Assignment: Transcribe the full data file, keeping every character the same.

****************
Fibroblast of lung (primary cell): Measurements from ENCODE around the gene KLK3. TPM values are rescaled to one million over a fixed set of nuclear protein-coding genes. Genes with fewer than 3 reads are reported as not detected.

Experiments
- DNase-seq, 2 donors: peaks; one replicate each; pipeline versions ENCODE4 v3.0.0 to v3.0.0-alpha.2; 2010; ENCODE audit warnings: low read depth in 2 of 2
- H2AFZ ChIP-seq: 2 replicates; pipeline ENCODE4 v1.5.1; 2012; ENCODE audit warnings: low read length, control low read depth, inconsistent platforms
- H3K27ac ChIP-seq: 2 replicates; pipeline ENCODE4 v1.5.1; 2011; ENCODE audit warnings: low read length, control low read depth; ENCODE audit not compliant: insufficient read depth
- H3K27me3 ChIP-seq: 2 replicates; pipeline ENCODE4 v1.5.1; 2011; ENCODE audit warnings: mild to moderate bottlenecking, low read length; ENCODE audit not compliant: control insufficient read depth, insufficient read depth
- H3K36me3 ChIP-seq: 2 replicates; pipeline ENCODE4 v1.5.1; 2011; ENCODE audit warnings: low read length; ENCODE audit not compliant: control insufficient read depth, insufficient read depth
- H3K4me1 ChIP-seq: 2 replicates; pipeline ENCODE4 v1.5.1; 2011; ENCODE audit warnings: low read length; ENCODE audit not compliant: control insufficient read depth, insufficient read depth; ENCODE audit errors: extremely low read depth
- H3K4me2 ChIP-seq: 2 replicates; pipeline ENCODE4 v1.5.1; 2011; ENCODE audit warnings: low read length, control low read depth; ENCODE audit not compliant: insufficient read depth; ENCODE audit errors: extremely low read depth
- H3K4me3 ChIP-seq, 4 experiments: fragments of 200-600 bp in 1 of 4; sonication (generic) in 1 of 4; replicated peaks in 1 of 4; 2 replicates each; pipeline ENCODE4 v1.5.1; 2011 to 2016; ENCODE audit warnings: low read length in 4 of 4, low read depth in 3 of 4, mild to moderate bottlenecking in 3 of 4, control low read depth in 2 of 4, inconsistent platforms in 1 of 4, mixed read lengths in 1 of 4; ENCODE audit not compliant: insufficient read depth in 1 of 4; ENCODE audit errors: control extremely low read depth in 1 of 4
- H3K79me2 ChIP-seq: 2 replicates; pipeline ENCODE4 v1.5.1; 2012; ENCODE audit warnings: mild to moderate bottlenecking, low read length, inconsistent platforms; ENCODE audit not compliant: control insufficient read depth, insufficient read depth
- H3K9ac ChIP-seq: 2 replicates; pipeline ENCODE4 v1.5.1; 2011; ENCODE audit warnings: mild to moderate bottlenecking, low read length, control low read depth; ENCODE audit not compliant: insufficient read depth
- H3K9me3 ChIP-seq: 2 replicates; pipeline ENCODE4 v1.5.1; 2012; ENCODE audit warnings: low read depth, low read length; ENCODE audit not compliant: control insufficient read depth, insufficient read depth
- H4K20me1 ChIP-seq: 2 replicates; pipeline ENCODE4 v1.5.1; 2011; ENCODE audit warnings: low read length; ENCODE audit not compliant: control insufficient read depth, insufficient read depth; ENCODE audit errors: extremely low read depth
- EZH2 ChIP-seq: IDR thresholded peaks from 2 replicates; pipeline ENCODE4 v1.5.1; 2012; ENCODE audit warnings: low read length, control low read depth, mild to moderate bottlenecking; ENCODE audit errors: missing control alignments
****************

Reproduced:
Fibroblast of lung (primary cell): Measurements from ENCODE around the gene KLK3. TPM values are rescaled to one million over a fixed set of nuclear protein-coding genes. Genes with fewer than 3 reads are reported as not detected.

Experiments
- DNase-seq, 2 donors: peaks; one replicate each; pipeline versions ENCODE4 v3.0.0 to v3.0.0-alpha.2; 2010; ENCODE audit warnings: low read depth in 2 of 2
- H2AFZ ChIP-seq: 2 replicates; pipeline ENCODE4 v1.5.1; 2012; ENCODE audit warnings: low read length, control low read depth, inconsistent platforms
- H3K27ac ChIP-seq: 2 replicates; pipeline ENCODE4 v1.5.1; 2011; ENCODE audit warnings: low read length, control low read depth; ENCODE audit not compliant: insufficient read depth
- H3K27me3 ChIP-seq: 2 replicates; pipeline ENCODE4 v1.5.1; 2011; ENCODE audit warnings: mild to moderate bottlenecking, low read length; ENCODE audit not compliant: control insufficient read depth, insufficient read depth
- H3K36me3 ChIP-seq: 2 replicates; pipeline ENCODE4 v1.5.1; 2011; ENCODE audit warnings: low read length; ENCODE audit not compliant: control insufficient read depth, insufficient read depth
- H3K4me1 ChIP-seq: 2 replicates; pipeline ENCODE4 v1.5.1; 2011; ENCODE audit warnings: low read length; ENCODE audit not compliant: control insufficient read depth, insufficient read depth; ENCODE audit errors: extremely low read depth
- H3K4me2 ChIP-seq: 2 replicates; pipeline ENCODE4 v1.5.1; 2011; ENCODE audit warnings: low read length, control low read depth; ENCODE audit not compliant: insufficient read depth; ENCODE audit errors: extremely low read depth
- H3K4me3 ChIP-seq, 4 experiments: fragments of 200-600 bp in 1 of 4; sonication (generic) in 1 of 4; replicated peaks in 1 of 4; 2 replicates each; pipeline ENCODE4 v1.5.1; 2011 to 2016; ENCODE audit warnings: low read length in 4 of 4, low read depth in 3 of 4, mild to moderate bottlenecking in 3 of 4, control low read depth in 2 of 4, inconsistent platforms in 1 of 4, mixed read lengths in 1 of 4; ENCODE audit not compliant: insufficient read depth in 1 of 4; ENCODE audit errors: control extremely low read depth in 1 of 4
- H3K79me2 ChIP-seq: 2 replicates; pipeline ENCODE4 v1.5.1; 2012; ENCODE audit warnings: mild to moderate bottlenecking, low read length, inconsistent platforms; ENCODE audit not compliant: control insufficient read depth, insufficient read depth
- H3K9ac ChIP-seq: 2 replicates; pipeline ENCODE4 v1.5.1; 2011; ENCODE audit warnings: mild to moderate bottlenecking, low read length, control low read depth; ENCODE audit not compliant: insufficient read depth
- H3K9me3 ChIP-seq: 2 replicates; pipeline ENCODE4 v1.5.1; 2012; ENCODE audit warnings: low read depth, low read length; ENCODE audit not compliant: control insufficient read depth, insufficient read depth
- H4K20me1 ChIP-seq: 2 replicates; pipeline ENCODE4 v1.5.1; 2011; ENCODE audit warnings: low read length; ENCODE audit not compliant: control insufficient read depth, insufficient read depth; ENCODE audit errors: extremely low read depth
- EZH2 ChIP-seq: IDR thresholded peaks from 2 replicates; pipeline ENCODE4 v1.5.1; 2012; ENCODE audit warnings: low read length, control low read depth, mild to moderate bottlenecking; ENCODE audit errors: missing control alignments